Research Output

Microalgae, macrofauna and sedimentary stability: an experimental test of a reciprocal relationship.

  A manipulative field experiment was conducted at Blackness in the Firth of Forth, Scotland, to study the effects of differences in microphytobenthos abundance on sediment stability and macrofauna. Opaque and transparent Perspex was used to construct shaded and controlled treatments, respectively. Shading resulted in significantly lower levels of chlorophyll a recorded from the sediment. Shaded treatments showed significant reductions in populations of Macoma balthica, Hydrobia ulvae and Corophium volutator, 3 of the dominant species at this site. Largely as a result of changes in the abundance of these species, multivariate analyses showed significant differences between shaded and control communities. The impacts of shading on individual species depended on the sediment characteristics. There were no significant differences between treatments in recorded sediment accretion/erosion rates. These results demonstrate the importance of microphytobenthos for the deposit feeders M. balthica, H. ulvae and C. volutator. The absence of any effect on sediment stability might result from the reciprocal, opposite effects of macrofauna and microphytobenthos on sediment stability cancelling each other out in this experiment.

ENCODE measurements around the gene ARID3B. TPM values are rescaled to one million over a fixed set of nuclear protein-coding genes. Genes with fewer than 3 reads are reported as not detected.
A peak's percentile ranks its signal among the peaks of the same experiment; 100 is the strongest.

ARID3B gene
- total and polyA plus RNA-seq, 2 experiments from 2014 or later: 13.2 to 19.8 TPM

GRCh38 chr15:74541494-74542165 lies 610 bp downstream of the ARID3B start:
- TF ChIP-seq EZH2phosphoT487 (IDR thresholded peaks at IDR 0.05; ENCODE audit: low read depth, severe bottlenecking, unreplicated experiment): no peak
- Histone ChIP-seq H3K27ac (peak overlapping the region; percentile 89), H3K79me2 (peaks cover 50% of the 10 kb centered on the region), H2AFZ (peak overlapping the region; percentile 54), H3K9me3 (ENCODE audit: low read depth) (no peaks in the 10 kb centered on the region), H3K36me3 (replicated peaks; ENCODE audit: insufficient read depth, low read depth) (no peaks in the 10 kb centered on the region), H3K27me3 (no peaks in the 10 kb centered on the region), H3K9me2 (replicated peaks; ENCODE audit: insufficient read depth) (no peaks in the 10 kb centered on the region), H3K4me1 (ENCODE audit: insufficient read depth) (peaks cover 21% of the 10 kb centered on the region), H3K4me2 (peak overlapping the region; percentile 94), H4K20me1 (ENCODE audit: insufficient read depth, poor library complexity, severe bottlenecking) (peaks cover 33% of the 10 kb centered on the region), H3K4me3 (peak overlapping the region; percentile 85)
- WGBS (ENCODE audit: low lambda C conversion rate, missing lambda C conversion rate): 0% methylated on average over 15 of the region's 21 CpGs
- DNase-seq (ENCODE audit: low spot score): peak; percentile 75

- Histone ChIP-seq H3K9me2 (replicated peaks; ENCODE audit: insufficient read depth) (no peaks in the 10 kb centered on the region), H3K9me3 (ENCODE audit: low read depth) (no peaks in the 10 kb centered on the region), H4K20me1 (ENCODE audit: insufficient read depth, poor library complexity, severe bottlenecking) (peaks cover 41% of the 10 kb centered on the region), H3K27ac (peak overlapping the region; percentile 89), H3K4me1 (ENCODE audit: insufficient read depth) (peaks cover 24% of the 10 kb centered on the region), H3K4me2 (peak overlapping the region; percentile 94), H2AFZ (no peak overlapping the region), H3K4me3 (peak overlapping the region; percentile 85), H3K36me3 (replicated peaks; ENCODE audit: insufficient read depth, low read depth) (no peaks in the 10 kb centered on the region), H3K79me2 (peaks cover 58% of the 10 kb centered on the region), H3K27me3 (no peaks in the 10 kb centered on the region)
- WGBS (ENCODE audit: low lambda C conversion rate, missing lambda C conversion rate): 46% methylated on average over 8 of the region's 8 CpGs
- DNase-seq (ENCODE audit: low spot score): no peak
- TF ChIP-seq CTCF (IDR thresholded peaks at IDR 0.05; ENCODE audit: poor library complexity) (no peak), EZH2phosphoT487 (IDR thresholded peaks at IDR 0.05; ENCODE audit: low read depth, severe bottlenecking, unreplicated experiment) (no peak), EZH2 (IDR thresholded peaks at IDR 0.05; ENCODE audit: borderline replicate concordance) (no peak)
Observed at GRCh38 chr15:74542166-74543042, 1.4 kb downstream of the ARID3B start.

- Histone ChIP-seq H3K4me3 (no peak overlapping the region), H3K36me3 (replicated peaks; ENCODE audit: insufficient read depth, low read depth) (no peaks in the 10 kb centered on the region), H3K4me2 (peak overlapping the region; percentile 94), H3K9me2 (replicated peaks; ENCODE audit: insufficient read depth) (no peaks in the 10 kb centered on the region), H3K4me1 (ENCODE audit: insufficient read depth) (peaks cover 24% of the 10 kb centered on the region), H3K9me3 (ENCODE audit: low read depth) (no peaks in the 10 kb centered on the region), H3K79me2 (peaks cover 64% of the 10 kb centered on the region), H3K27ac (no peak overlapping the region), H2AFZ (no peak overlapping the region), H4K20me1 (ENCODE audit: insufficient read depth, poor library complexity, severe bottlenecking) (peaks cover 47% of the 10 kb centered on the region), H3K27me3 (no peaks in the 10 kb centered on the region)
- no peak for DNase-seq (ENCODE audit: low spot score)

• Type:

    Article

  • Date:

    03 April 2006

  • Publication Status:

    Published

  • DOI:

    10.3354/meps310055

  • ISSN:

    1616-1599

  • Dewey Decimal Classification:

    570 Life sciences; biology

Citation

Huxham, M., Gilpin, L., Mocogni, M. & Harper, S. (2006). Microalgae, macrofauna and sedimentary stability: an experimental test of a reciprocal relationship. Marine ecology progress series. 310, 55-63. doi:10.3354/meps310055. ISSN 1616-1599

Authors

Keywords

microphytobenthos; macrofauna; sediment stability; shading;

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